The most prominent theme running through this story is the theme of revenge. It could be that he is talking to one of his descendants, or else making his last confession to a priest.
When Fortunato asks for proof, the narrator pulls a trowel out from under his cloak, which is another kind of mason, or bricklayer. He thinks he may have been swindled, and he wants a wine expert to taste it to verify that it is indeed Amontillado. This is, of course, a double irony since the trowel is not only an instrument used by real masons bricklayers, stone masons, etc.
I thrust a torch through the remaining aperture and let it fall within. Montresor had this murder planned from the very beginning. But then, again, the question arises: How could a gifted person imagine insults of such magnitude so as to cause him to effect such a horrible revenge?
For one, alcoholism was very prevalent in that past society. By allowing himself to sink as low as to kill another man, he has allowed himself to die. The mind of a murderer is an interesting thing to observe.
Apparently, Montresor had been planning this revenge for a long time and, ironically, had chosen carnival time as the setting for this most horrible type of crime. When Fortunato stepped inside, he ran into the granite wall, and Montresor quickly locked him to the wall with a chain.
Likewise, when Fortunato drinks a toast to the people buried in the catacombs, he little knows that he is drinking a toast to his own impending death. This story, even years after it was published, is still very popular. It is the fear of this burial that Edgar Allan Plays on.
For fifty years, he tells us, no one has disturbed the peace of this place. Fortunato thinks that the narrator is joking. His actions cause a sort of hurried, spur-of-the-moment action. Even with clear motives, the leading character is still quick to think.
I forced the last stone into its position; I plastered it up. If indeed there was an insult of such magnitude, then is Fortunato unaware of it to such an extent that he would accompany the person that he has insulted into such a dreadful place? Thus, they have progressed to the place of the dead where Fortunato will spend the rest of his existence — ironically, alongside the relatives of a man who hates him with an unbelievable intensity.
This reflects a possible way of thinking during the time period that this was written in. Montresor told Fortunato that the Amontillado was inside. The first-person narrator, whom we later discover to be named Montresor, announces immediately that someone named Fortunato has injured him repeatedly and has recently insulted him.
Fortunato was too drunk to even realize what was going on, much less resist his imprisonment. Then he asks him to stop for the love of God, and the narrator replies that he will finish for the love of god. Using his trowel, he begins to wall up the entrance to the niche, sealing Fortunato inside.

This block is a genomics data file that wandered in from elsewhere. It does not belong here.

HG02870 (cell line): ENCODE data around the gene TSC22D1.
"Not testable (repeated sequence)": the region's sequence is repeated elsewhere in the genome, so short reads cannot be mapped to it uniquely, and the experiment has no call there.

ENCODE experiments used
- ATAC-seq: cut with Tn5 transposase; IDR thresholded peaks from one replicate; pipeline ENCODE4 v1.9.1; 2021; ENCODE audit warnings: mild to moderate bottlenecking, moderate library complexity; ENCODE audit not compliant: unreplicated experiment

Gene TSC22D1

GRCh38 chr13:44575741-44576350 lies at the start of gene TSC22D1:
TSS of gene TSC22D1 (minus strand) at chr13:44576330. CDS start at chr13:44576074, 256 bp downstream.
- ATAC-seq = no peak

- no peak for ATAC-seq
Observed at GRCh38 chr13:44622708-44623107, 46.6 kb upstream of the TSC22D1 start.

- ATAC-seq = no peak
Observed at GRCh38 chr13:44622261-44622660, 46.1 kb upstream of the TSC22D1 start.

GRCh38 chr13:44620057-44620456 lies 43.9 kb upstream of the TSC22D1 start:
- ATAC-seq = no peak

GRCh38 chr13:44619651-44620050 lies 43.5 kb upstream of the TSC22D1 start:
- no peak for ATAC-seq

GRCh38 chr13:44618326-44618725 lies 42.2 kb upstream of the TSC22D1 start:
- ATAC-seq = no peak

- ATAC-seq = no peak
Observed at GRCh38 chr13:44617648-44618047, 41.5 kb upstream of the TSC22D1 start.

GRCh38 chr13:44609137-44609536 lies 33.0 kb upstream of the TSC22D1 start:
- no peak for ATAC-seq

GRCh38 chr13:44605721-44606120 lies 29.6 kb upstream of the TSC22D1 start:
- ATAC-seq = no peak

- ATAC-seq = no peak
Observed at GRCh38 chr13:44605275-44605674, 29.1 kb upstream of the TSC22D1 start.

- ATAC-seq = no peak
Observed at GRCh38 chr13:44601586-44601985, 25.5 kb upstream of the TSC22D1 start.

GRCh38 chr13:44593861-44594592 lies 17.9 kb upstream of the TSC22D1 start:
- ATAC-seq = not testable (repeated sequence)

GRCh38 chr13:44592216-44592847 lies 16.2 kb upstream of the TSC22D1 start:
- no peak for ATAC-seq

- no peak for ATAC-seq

Although many similarities do exist, these two types of stories are very different from each other. He goes as far as to kill someone in such a way that he did; his mind is obviously corrupt.
Montresor was certain that murder was the right answer. For there are many ways to solve a disagreement, murder is not a good way to do it.
Knowing that Fortunato considered himself a great expert, or connoisseur, of fine wines, and especially a devotee of a sherry known as Amontillado, Montresor flattered him by obsequiously asking his opinion on a newly acquired cask of Amontillado.
Another fact is that Montresor seems very hospitable. It is written from the first-person perspective of a man belonging to the Montresor family who is seeking revenge on his former friend, Fortunato.
It has elements of fear, especially the fear of death and the unknown. He pushed a pile of bones in front of the new wall where they remained untouched for over fifty years.Jun 13, · In November ofEdgar Allan Poe published a short story titled “The Cask of Amontillado.” In short, this story is about a man who desires to get revenge on someone else because of the insults he ultimedescente.coms: The narrator mentions he’s found a barrel of a rare brandy called Amontillado.
Fortunato expresses eager interest in verifying the wine’s authenticity. So he and the narrator go to the underground graveyard, or “catacomb,” of the Montresor family. Summary "The Cask of Amontillado" has been almost universally referred to as Poe's most perfect short story; in fact, it has often been considered to be one of the world's most perfect short stories.
The Cask of Amontillado by Edgar Allan Poe This story by Edgar Allan Poe takes place in Italy. It is written from the first-person perspective of a man belonging to the Montresor family who is seeking revenge on his former friend, Fortunato. “The Cask of Amontillado” () “For the love of God, Montresor!” (See Important Quotations Explained) Summary.
The narrator, Montresor, opens the story by stating that he has been irreparably insulted by his acquaintance. Lesson Summary. To wrap it up, Edgar Allan Poe's short story 'The Cask of Amontillado' is the story of a man named Montresor who decides to seek revenge against a man named Fortunato, who has insulted him.
He meets Fortunato at a carnival, lures him into the catacombs of his home, and buries him alive.Download